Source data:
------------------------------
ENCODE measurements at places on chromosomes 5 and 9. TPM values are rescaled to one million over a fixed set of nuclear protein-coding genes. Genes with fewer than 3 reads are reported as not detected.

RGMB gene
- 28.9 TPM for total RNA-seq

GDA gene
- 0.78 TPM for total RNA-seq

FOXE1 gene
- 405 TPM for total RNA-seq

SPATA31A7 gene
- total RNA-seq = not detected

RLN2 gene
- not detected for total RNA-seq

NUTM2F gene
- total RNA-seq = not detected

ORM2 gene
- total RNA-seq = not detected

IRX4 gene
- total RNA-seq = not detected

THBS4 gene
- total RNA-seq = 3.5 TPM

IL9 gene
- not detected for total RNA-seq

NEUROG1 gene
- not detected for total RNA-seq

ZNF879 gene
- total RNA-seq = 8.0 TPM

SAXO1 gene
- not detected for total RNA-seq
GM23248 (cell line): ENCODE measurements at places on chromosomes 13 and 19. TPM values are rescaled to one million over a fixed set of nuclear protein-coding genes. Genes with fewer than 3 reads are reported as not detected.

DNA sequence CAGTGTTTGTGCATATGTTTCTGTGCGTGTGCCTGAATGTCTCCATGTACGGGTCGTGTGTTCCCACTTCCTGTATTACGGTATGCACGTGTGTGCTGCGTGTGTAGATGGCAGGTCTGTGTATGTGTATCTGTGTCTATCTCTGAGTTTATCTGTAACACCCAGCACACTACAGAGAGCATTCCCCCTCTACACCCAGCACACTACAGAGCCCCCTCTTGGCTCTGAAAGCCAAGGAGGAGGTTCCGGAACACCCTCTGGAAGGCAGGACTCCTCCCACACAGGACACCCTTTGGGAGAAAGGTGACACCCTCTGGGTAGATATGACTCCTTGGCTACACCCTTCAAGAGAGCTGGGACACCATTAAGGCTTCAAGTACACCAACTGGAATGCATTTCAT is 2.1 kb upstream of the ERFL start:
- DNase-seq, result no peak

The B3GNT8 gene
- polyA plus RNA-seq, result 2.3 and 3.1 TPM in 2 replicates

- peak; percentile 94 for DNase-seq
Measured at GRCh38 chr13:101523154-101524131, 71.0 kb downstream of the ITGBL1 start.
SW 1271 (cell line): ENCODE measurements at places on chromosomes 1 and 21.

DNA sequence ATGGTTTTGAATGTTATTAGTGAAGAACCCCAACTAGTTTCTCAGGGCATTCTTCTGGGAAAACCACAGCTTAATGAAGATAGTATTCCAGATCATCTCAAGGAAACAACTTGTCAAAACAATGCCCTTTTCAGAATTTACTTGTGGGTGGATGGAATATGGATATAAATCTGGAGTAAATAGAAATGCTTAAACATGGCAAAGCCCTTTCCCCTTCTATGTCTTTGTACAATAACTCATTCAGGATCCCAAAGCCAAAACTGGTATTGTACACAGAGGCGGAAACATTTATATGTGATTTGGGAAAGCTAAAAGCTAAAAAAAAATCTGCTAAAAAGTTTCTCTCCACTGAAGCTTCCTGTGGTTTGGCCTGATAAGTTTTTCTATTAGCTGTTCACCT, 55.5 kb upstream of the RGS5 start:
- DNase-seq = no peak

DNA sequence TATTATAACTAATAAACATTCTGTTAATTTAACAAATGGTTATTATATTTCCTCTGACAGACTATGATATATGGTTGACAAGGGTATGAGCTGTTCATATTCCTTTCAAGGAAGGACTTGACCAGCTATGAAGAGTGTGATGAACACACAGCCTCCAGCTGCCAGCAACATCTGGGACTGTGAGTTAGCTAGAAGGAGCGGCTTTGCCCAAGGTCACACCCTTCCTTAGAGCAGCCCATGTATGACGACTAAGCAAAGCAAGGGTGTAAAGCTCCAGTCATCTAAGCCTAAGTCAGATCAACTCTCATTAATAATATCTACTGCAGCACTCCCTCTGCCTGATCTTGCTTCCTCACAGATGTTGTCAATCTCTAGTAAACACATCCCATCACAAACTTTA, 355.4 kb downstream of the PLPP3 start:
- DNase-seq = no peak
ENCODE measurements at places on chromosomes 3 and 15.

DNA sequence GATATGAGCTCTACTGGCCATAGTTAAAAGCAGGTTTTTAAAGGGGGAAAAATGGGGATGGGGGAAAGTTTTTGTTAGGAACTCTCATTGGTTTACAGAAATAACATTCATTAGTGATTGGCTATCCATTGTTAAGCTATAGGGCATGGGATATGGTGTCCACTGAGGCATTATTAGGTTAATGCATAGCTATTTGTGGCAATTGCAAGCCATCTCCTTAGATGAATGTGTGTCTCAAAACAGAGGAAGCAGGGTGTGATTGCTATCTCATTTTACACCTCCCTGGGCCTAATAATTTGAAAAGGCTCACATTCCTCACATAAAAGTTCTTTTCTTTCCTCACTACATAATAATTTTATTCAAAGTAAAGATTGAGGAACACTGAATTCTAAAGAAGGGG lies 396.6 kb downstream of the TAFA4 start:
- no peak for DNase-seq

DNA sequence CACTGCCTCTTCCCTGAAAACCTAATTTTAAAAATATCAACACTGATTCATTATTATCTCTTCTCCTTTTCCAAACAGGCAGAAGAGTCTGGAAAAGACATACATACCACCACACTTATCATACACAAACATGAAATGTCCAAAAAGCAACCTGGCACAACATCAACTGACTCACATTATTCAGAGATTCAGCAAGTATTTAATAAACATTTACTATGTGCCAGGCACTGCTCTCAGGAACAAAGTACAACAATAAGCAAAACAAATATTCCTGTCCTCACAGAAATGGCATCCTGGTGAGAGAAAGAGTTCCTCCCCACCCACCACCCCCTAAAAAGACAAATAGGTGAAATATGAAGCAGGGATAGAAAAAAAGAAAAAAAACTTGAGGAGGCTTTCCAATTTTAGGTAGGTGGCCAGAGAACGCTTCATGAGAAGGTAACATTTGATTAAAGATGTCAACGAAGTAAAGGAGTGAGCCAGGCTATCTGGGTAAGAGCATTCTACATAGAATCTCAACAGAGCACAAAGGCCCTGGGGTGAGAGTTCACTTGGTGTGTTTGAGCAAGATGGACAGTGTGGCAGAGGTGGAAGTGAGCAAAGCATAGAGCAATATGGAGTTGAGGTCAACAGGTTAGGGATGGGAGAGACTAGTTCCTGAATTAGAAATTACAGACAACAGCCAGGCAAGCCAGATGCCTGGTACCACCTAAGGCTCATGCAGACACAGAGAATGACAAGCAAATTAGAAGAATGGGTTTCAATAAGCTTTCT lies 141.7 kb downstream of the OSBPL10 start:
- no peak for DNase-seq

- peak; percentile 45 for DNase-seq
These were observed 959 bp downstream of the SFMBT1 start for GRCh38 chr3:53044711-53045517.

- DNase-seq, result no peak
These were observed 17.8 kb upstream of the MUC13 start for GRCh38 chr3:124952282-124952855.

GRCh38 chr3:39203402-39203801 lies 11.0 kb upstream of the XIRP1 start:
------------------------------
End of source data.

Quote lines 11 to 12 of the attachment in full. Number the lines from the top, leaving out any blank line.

- not detected for total RNA-seq

NUTM2F gene